MCI quizzes 300 docs, scrutiny of documents underway
After the completion of quizzing of about 300 doctors, including 20 from Bihar, by the Medical Council of India (MCI), the process for scrutiny of their documents by the council is now underway.patna Updated: Jan 20, 2015 15:12 IST
After the completion of quizzing of about 300 doctors, including 20 from Bihar, by the Medical Council of India (MCI), the process for scrutiny of their documents by the council is now underway.
The doctors in question are suspected to have accepted gundue favours' from a pharmaceutical company based in western India. The interrogation of the last batch of the doctors had taken place on December 16 last.
A highly placed source in the MCI told HT on Monday that after examining their documents submitted by them and investigating the charges levelled against them, the ethics committee of the council would prepare a final list of gerrant doctorsh and send it to respective state councils of medical registration suggesting action.
The source said the entire process of investigation would have been completed by the first week of the current month, but the matter was delayed owing to the MCI's other pressing engagements, including inspection of various medical colleges in the country.
The source, however, said the council had taken the matter very seriously and would try to bring it to the logical end by January-end or the first week of February.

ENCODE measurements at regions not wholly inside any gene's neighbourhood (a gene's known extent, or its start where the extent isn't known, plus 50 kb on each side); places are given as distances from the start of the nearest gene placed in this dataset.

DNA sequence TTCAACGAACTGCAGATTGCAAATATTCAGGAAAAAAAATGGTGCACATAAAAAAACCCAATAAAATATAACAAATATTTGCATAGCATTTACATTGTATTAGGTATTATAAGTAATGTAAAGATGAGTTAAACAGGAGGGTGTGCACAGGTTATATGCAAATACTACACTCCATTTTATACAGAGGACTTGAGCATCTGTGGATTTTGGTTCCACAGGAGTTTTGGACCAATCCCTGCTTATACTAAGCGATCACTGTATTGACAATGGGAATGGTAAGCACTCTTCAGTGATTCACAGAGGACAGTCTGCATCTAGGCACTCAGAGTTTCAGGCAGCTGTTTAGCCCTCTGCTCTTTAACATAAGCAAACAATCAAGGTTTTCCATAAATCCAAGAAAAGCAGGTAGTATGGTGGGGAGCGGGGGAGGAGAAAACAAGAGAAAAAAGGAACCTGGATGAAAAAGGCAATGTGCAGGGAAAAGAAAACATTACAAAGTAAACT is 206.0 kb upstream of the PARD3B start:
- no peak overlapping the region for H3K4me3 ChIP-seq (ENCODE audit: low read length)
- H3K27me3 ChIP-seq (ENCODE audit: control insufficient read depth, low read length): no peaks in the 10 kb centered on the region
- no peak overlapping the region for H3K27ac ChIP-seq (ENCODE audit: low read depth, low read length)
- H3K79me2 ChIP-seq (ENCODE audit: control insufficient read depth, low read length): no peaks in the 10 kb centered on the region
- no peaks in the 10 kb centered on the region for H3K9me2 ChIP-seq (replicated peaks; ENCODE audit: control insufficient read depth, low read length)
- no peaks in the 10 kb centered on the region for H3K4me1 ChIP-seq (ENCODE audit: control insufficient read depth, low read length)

When contacted, chairman of the ethics committee of the Bihar Council of Medical Registration (BSMR), Dr Amar Kant Jha 'Amar' said after receiving the list, his committee would initiate action against guilty doctors as per MCI guidelines.
BSMR ethics committee member Dr Sunil Kumar Singh said the committee was very sensitive to such issues and would not spare any doctor found guilty of violating the MCI's code of ethics. He, however, said, "The committee would initiate action only when it was satisfied with the allegations levelled against the doctors."
According to complaints received by the MCI, the doctors in question accepted huge amount of cash, costly gifts in terms of cars and luxury flats and enjoyed free national and international trips along with their families.
In lieu of these, they allegedly prescribed products of a particular company, which were much costlier than other better known brands of reputed firms.
As per code of medical ethics (professional conduct, etiquette and ethics), a registered medical practitioner shall not receive any gift from any pharmaceutical and allied health care industry and their sales people or representatives.
The practitioner is also not supposed to accept any travel facility inside the country or outside.
Also, the doctors shall not accept any hospitality like accommodation for self or family members from pharmaceutical firms under any pretext.